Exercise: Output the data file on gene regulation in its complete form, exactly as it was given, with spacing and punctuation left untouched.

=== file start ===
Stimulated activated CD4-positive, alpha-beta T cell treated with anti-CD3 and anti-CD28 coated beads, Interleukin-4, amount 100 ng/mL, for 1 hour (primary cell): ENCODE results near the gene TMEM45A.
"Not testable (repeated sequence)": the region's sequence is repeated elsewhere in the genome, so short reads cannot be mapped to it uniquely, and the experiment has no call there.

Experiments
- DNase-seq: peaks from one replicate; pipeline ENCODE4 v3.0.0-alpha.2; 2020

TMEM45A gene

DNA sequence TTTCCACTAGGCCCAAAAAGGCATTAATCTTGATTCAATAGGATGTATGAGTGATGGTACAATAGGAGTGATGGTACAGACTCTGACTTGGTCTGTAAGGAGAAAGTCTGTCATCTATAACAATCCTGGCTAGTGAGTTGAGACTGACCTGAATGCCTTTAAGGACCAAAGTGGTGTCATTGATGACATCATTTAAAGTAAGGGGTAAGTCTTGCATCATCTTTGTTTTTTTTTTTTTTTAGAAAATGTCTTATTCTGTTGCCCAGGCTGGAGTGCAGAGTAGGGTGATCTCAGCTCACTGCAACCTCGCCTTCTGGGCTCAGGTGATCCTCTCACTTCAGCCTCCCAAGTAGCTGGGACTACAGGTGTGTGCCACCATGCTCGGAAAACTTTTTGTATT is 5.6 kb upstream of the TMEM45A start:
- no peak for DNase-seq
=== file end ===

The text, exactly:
Stimulated activated CD4-positive, alpha-beta T cell treated with anti-CD3 and anti-CD28 coated beads, Interleukin-4, amount 100 ng/mL, for 1 hour (primary cell): ENCODE results near the gene TMEM45A.
"Not testable (repeated sequence)": the region's sequence is repeated elsewhere in the genome, so short reads cannot be mapped to it uniquely, and the experiment has no call there.

Experiments
- DNase-seq: peaks from one replicate; pipeline ENCODE4 v3.0.0-alpha.2; 2020

TMEM45A gene

DNA sequence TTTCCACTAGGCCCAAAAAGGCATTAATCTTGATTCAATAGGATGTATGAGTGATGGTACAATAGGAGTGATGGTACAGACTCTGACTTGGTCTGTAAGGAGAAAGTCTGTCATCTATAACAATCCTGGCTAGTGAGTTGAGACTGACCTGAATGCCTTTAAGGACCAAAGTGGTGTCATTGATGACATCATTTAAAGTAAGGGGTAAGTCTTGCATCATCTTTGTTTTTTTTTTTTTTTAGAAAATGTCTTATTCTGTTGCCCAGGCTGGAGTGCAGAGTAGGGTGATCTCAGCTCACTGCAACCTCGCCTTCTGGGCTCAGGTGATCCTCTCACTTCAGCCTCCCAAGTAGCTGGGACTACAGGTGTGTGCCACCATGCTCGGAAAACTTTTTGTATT is 5.6 kb upstream of the TMEM45A start:
- no peak for DNase-seq